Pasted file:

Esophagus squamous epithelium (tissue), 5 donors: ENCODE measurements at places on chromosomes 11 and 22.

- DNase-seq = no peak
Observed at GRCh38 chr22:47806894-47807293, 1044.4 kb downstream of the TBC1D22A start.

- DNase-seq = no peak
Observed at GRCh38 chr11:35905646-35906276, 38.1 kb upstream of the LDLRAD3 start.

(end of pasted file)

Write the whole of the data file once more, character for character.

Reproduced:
Esophagus squamous epithelium (tissue), 5 donors: ENCODE measurements at places on chromosomes 11 and 22.

- DNase-seq = no peak
Observed at GRCh38 chr22:47806894-47807293, 1044.4 kb downstream of the TBC1D22A start.

- DNase-seq = no peak
Observed at GRCh38 chr11:35905646-35906276, 38.1 kb upstream of the LDLRAD3 start.